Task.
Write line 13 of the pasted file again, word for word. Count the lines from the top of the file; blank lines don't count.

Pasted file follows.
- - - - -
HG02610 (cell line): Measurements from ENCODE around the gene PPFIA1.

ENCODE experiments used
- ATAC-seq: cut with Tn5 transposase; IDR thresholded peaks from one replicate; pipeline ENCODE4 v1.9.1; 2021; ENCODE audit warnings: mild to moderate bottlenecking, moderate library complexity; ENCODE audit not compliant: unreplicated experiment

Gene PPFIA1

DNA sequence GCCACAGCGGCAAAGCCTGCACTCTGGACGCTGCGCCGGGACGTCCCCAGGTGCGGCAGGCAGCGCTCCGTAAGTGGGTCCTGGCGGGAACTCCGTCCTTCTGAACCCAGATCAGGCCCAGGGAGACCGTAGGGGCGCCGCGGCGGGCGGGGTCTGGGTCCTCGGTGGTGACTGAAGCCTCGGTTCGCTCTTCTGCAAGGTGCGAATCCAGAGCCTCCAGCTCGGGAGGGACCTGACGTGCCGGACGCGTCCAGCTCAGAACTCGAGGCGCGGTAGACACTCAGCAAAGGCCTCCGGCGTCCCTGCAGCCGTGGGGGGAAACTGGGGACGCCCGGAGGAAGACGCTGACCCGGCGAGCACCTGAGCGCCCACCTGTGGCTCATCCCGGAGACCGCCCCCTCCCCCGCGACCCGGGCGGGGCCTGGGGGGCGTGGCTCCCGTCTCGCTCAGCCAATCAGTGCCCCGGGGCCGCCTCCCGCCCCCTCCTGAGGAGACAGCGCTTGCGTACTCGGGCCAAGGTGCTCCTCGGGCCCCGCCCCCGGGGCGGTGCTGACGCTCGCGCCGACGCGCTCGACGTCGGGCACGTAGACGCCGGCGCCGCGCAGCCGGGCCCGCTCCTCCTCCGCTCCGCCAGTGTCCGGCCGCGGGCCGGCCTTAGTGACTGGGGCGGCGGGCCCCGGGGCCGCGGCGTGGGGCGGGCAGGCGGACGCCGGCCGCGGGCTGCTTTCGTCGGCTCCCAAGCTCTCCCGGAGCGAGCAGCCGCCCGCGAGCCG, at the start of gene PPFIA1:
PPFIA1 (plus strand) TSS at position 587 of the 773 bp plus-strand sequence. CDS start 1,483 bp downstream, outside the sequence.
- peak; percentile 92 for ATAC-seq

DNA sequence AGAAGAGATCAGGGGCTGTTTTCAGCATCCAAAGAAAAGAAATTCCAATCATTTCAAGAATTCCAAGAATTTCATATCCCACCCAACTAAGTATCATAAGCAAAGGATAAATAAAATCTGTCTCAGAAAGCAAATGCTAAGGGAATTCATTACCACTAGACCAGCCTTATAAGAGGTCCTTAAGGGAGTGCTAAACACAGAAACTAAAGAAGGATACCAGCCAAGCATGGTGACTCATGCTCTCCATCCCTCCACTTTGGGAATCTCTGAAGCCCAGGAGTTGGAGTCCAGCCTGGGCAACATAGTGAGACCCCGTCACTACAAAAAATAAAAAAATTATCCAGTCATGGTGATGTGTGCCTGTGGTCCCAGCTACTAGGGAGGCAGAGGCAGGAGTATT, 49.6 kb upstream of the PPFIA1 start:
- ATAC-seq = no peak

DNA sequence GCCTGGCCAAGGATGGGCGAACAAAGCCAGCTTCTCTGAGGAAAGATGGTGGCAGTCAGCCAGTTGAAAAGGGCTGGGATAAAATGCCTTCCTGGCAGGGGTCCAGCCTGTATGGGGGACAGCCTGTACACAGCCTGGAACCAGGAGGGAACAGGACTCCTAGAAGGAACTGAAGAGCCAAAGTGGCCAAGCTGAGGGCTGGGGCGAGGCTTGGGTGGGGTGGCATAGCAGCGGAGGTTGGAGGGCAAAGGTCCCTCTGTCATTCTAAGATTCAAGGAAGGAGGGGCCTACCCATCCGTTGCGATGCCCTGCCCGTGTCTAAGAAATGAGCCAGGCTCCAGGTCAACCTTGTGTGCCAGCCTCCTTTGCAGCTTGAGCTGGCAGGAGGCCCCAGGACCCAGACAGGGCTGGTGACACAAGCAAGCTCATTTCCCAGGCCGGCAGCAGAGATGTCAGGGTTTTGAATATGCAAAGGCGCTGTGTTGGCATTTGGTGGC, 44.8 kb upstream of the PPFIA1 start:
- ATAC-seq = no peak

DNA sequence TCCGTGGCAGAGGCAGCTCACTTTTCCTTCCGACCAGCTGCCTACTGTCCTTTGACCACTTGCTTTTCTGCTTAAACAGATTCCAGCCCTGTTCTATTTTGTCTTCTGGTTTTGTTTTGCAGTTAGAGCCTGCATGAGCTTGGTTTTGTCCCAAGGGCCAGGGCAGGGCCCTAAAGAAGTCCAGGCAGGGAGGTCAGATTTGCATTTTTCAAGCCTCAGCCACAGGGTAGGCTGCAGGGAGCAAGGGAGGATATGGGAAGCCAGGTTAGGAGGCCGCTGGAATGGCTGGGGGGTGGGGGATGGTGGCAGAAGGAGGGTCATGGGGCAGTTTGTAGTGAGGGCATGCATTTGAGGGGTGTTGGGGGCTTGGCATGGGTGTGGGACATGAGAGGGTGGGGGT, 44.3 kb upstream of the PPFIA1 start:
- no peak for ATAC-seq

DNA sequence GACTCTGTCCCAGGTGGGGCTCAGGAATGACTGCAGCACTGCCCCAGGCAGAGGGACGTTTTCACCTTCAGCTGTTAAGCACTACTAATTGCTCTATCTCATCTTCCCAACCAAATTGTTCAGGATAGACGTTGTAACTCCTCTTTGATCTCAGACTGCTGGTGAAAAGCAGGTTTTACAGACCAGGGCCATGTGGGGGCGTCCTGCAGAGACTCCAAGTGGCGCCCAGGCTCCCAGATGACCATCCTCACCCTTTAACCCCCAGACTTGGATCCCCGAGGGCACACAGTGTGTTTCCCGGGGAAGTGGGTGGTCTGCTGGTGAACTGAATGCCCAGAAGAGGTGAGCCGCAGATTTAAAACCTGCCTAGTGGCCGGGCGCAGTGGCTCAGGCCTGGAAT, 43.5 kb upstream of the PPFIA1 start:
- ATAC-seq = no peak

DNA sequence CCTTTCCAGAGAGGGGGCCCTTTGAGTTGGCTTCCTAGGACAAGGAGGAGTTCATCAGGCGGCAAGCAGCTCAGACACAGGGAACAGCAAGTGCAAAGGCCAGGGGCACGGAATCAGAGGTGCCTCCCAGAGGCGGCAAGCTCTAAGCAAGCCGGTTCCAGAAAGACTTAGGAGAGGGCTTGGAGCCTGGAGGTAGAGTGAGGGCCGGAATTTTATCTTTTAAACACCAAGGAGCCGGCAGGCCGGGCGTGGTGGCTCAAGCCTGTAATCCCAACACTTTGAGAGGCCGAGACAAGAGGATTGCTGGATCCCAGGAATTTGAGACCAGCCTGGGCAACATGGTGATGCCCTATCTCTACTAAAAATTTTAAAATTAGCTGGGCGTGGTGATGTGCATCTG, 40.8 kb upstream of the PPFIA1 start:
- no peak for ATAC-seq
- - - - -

- no peak for ATAC-seq